As further illustrated in FIG. 1, sensors 21 are integrated with the couplers 20 to determine coupler forces transmitted through the corresponding couplers. This data is relayed to the system 11 to assist in determining a proper distributed power for each locomotive 12, 13, 14. This data is relayed either through a hard connection, such as wires, or through a wireless system, such as radio signals.
Other data transmitted from the remote monitoring facility 31 to the system 11 via the transceiver 29 may include weather conditions, real-time track conditions, night-time parameter limitation factors, railroad crossing traffic information, and other environmental information that is constantly changing, including other sensor data about the locomotives. In one embodiment, based on the engineer's observations, the engineer 37 also has the option of entering real-time track conditions into the system by way of a data entry device 39 such as a computer keyboard. The computer 25, via the transceiver 29, can send distributed power mode settings, manual data entered by the engineer, or other data collected to the remote monitoring facility 31. The collected GPS data that is utilized in calculating a distributed power include, but is not limited to, date and time information, latitude and longitude locations, velocity of the locomotive, heading, altitude, and possibly other data that is available from the GPS 35 via the receiver 35.
FIG. 3 is an exemplary block diagram of a distributed power control system of the present invention. In this embodiment, coupler sensor data 50, digital terrain track elevation and contour data, or pre-stored digitized track database 52, train information 54, GPS location data 56, and environmental conditions 58 are fed into a controller, such as a control algorithm 60. In another embodiment, the controller can be a mechanical or electrical controller. In one embodiment, the GPS location data is supplied to a position-determining device before being fed into the control algorithm 60. In another embodiment, not shown, the position-determining device is part of the control algorithm 60. Any of the data discussed above can be either entered remotely from the remote facility to the train, entered manually by engineer, or provided in a database.
In one embodiment as illustrated in FIG. 4, only the coupler sensor data 50, pre-stored digitized track database 52, and GPS data 56 are all that is needed to be fed into a control algorithm 60. The algorithm 60 will calculate the throttle and brake settings for current and pending track changes, such as inclines, declines, or contour changes, for all locomotives and display this information to, or notify the engineer. The system then includes a decision gate, step 64. The engineer 37 can either allow the system to make these changes autonomously, step 66 or the engineer may enter modified settings, step 68. In one embodiment, as further illustrated in FIG. 4, the decision gate, step 64 does not exist and the system automatically applies the determined distributed power, step 66.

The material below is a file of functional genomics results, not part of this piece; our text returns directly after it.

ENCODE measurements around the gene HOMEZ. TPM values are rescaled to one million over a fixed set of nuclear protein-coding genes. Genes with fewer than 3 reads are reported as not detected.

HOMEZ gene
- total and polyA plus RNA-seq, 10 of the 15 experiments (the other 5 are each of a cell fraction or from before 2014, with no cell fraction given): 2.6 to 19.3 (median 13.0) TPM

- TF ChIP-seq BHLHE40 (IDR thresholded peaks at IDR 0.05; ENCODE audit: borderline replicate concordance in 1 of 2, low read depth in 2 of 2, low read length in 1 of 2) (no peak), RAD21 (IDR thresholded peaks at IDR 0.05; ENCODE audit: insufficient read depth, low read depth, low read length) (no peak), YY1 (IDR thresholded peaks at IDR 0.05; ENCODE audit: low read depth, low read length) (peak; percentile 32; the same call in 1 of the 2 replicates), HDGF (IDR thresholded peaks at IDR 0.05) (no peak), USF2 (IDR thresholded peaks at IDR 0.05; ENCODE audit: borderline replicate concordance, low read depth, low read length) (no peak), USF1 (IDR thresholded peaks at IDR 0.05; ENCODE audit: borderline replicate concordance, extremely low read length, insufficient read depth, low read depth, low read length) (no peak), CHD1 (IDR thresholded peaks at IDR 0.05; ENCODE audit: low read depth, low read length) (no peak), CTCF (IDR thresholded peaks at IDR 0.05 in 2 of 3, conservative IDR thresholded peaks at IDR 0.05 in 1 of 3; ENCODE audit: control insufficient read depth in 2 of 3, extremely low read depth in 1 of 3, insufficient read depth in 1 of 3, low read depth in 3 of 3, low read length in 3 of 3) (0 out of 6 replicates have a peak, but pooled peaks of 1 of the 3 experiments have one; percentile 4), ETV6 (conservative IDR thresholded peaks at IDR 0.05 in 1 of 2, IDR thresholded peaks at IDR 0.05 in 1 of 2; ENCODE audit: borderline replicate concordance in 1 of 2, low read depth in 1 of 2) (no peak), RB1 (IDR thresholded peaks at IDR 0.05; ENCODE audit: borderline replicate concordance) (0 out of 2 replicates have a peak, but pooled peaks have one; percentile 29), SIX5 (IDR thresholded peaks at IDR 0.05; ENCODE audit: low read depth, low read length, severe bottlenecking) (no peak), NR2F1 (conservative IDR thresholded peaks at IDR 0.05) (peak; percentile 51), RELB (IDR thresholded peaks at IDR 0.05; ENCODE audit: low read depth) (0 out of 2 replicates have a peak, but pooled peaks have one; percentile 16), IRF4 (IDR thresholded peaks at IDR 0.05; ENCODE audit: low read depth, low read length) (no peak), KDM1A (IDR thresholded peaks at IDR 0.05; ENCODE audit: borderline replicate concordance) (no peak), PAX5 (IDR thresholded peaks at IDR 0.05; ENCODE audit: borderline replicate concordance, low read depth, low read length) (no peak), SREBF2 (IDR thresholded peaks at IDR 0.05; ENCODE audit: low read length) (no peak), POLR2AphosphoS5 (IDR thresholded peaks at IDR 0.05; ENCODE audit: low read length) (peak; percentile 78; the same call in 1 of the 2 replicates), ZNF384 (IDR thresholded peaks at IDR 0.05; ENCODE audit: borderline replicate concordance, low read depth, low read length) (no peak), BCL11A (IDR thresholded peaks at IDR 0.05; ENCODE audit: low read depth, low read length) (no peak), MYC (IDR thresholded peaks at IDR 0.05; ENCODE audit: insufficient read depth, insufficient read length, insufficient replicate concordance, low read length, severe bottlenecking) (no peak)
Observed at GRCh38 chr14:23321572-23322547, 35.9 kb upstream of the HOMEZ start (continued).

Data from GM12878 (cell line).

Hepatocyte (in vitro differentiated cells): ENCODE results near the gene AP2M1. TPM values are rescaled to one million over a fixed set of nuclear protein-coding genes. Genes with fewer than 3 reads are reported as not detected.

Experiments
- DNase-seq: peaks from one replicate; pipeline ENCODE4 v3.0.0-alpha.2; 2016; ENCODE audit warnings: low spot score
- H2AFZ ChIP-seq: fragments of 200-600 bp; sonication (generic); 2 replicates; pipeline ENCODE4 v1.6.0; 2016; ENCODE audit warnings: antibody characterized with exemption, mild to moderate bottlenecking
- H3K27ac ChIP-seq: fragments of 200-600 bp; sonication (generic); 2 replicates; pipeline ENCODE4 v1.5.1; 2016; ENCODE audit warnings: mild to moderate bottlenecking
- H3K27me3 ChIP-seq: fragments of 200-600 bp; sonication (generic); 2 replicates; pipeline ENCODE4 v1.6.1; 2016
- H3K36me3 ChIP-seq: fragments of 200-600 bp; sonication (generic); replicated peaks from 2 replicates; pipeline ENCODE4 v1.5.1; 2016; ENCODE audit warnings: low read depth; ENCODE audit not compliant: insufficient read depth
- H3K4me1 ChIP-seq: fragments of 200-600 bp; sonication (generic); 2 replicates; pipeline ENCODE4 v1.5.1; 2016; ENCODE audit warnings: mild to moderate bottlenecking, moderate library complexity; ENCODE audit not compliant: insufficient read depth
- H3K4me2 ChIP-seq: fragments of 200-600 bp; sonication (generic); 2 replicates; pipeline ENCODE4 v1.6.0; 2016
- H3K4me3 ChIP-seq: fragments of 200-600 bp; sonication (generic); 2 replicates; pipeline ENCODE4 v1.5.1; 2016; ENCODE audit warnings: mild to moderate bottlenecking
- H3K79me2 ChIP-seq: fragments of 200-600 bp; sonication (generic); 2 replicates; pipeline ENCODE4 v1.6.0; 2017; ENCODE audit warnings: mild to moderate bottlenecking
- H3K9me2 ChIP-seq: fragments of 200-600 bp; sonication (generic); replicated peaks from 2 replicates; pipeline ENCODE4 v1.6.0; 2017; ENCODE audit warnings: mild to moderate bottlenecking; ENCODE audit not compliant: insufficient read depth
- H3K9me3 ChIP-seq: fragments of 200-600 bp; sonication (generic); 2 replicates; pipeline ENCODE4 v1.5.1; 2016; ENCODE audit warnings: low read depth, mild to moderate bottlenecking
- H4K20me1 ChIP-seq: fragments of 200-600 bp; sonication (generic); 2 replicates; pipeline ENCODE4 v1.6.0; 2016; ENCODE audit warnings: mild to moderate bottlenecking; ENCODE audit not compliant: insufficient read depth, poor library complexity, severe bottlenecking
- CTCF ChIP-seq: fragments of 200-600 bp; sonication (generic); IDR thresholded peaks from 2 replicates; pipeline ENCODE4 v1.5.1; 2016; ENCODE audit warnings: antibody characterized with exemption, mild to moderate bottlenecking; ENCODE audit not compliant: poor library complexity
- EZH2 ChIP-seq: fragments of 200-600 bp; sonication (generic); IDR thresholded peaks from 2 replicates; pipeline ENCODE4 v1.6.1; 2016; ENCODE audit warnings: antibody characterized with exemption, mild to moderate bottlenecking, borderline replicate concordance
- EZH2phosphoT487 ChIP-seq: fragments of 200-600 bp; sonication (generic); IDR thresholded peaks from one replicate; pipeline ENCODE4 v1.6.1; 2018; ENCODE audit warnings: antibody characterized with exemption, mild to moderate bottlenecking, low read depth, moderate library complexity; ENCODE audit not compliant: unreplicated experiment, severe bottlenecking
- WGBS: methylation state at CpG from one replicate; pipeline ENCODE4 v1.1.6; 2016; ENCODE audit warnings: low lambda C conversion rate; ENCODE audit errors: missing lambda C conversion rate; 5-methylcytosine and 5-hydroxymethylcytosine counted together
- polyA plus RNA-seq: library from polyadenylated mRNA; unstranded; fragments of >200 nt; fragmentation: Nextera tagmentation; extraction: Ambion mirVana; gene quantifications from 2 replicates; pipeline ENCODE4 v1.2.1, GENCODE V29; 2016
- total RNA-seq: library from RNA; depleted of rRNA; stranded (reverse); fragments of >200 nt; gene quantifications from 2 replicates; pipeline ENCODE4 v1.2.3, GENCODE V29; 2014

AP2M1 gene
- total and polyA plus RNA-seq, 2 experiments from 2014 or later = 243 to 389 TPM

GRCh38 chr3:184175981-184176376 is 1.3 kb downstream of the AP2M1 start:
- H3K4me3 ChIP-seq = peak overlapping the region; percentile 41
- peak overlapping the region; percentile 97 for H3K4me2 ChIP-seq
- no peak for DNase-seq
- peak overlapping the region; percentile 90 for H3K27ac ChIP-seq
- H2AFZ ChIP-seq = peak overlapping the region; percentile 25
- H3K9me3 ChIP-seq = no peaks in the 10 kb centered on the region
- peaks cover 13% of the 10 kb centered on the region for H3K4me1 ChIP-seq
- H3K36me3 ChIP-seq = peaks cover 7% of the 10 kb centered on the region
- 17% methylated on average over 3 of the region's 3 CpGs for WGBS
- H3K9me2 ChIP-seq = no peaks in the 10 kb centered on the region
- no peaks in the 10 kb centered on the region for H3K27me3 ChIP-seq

Any of this data 50, 52, 54, 56, 58, 60 can be stored in the storage, or memory device 40 for delivery to the remote monitoring facility 31 either real-time or at a predetermined time via the transceiver 29. As the train calculates and implements the distributed power, in one embodiment, a railroad track profile database integrity monitor 42 is used wherein the data collected and processed is compared to the pre-stored digitized track database 52 and a new database is established. In another embodiment, instead of using data about railroad track recently covered by the train, the railroad track profile database integrity monitor 42 uses a forward looking device, such as a laser ranging device to determine the terrain the train is about to cover and this information is compared to the pre-stored digitized track database. As in the other embodiment, the resulting data is saved as a new database.
In another embodiment, illustrated in FIG. 4, the track profile database integrity monitor is applied before distributed power is calculated and the complete system is automated, specifically an engineer's role is minimum. One skilled in the art will recognize that the invention disclosed can be performed in a number of varying steps or processes and that FIGS. 3-4 are exemplary embodiments of two such processes.